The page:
APN Outdoor has nabbed a former media planner Scott Bibby as account manager to assist clients in planning and creating effective outdoor solutions. He replaces Neil Bolton, who left in early January to take up a position with Air New Zealand, and he will report to the recently appointed sales director Kent Harrison,

For the last five years, Bibby has worked client side for Starcom where he became a well known and respected media buyer and planner.  He has won several recent awards including best in show at the CAANZ Media Awards last year for his work with Sony Computer Entertainment.

“In the past I gained a holistic view of media and advertising and now I’m honing in on the outdoor medium,” Bibby says. “I’m genuinely excited about working with my former peers from a whole new angle – bringing unique and creative solutions that fit the overall advertising objectives. In my experience, this kind of empathetic perspective is highly valuable and I plan to form a partnership with my clients which will bring exactly that.”

Bibby brings to the role extensive media knowledge and an active agency network and Phil Clemas, general manager, APN Outdoor New Zealand says he was specifically appointed for his broad media experience and ability to plan effective outdoor solutions that complement the media mix.

“His success on the client side makes him a great asset to APN Outdoor and our clients.  We are really pleased to have him join our team and we’re confident he will replicate the star performance he has become so well known for.”

Brewin’ changes

Steve Cooper has been appointed general manager, finance and planning, at DB Breweries, replacing Hamish Stevens, who held the role for 12 years.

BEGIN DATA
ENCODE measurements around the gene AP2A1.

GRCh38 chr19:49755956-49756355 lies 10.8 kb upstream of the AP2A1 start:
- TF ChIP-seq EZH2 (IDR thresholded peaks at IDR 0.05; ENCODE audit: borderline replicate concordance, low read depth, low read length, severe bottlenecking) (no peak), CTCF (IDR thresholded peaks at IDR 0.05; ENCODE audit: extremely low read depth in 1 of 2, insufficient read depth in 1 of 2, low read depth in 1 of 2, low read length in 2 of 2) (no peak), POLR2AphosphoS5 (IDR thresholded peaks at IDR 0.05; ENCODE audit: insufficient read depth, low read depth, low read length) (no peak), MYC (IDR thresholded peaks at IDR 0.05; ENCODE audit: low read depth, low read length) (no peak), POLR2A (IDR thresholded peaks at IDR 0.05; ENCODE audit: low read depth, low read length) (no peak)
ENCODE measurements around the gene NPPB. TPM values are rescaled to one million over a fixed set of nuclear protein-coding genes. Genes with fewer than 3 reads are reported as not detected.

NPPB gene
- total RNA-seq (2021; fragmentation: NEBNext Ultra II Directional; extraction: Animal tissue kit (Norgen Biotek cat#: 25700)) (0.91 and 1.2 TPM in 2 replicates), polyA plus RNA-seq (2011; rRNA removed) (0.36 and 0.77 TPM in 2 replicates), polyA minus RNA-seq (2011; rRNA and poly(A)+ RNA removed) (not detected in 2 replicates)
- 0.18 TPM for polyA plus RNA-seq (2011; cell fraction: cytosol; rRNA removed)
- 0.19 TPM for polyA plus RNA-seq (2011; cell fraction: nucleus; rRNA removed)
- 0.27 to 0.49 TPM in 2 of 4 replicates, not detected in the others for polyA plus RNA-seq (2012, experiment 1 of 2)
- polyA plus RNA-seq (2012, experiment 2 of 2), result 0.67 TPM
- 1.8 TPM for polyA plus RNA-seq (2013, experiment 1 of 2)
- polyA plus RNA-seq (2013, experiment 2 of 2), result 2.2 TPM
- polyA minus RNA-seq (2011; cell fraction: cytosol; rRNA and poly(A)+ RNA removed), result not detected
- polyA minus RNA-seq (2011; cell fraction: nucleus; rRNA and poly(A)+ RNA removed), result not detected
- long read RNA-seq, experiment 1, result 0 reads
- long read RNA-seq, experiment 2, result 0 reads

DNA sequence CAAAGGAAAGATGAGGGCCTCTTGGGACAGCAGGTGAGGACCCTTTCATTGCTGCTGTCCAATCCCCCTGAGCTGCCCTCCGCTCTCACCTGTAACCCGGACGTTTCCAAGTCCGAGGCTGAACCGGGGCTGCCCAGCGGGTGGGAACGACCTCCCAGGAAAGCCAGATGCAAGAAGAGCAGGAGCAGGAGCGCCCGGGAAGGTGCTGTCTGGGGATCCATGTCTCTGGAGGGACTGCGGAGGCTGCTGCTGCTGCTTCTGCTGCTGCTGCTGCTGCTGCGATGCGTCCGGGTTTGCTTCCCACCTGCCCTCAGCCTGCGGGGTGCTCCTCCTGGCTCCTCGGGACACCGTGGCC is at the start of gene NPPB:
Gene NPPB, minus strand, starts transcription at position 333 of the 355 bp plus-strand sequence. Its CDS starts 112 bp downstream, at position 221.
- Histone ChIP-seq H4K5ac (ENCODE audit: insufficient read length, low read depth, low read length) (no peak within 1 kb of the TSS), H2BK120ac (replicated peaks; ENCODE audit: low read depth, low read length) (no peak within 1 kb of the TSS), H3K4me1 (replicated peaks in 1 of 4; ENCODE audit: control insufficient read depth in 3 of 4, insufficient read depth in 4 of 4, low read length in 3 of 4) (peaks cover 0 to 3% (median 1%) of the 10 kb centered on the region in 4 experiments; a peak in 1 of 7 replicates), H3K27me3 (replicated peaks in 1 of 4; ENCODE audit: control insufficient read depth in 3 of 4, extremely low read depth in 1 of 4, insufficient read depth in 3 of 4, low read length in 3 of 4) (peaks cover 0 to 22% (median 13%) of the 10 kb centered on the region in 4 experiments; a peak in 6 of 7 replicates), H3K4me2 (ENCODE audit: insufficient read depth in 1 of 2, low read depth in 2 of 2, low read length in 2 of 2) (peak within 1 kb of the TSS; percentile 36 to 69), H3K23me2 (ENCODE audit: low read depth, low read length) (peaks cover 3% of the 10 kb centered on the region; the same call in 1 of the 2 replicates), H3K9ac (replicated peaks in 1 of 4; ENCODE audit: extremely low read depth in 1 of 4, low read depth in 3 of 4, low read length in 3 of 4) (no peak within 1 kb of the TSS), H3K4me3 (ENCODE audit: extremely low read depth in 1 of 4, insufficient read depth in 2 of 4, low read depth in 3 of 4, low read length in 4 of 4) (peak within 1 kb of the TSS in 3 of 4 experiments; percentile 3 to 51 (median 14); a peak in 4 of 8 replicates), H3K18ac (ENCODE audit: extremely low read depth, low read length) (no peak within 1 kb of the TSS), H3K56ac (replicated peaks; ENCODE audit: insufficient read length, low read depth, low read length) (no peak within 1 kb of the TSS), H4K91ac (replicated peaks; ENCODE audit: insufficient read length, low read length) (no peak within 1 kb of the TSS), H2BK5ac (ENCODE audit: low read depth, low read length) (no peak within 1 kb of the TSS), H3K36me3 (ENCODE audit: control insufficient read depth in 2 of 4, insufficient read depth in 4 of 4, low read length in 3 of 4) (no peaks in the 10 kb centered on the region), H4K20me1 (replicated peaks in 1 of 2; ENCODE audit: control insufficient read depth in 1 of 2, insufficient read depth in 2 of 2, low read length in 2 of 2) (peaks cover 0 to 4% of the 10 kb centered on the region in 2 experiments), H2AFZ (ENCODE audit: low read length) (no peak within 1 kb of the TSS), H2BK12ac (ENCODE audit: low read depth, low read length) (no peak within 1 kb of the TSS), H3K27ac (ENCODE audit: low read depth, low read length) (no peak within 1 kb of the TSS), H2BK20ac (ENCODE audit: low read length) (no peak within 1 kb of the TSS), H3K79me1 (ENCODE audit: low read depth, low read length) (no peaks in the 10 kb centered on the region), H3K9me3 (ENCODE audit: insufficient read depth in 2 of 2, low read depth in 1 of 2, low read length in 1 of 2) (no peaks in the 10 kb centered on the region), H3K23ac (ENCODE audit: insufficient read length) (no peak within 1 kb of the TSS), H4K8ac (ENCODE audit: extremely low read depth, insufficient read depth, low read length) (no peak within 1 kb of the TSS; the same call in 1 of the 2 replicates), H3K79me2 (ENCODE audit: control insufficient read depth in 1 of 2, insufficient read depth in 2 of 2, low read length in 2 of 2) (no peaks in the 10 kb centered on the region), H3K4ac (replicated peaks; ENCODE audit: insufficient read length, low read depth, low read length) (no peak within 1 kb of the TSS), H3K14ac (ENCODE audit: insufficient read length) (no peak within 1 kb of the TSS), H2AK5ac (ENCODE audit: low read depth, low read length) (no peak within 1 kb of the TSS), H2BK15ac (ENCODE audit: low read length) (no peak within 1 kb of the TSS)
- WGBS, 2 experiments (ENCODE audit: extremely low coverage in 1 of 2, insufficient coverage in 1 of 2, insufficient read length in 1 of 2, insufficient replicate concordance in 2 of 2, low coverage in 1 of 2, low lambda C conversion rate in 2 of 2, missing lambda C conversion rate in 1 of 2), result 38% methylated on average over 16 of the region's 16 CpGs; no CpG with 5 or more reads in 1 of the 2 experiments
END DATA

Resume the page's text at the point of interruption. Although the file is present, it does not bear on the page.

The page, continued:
Cooper joins DB from Consolidated Media Holdings in Sydney where he was previously chief financial officer. Prior to this Cooper worked for Stockland, a diversified property group in Australia, Vodafone (in both New Zealand and Australia), Viasat Broadcasting in London and TV3 in New Zealand.

Cooper is now based at DB’s Waitemata Brewery in Auckland where he heads a team covering finance and planning, legal and information services. And he is also a key member of the company’s executive team.

Cannes I still enter? Of course you Cannes!

Deadlines for Cannes have been extended to Friday 9 April, so be sure to get your bits and pieces in before it’s too late. Here are some bullet points to inspire excitement and feverish entering.

  • A brand-new entry section for Film Craft Lions
  • Craft categories in Cyber, Press and Radio Lions
  • 3D Structural Design in Design Lions
  • Two Grands Prix in Outdoor Lions
  • Independent Agency of the Year
  • Grand Prix for Good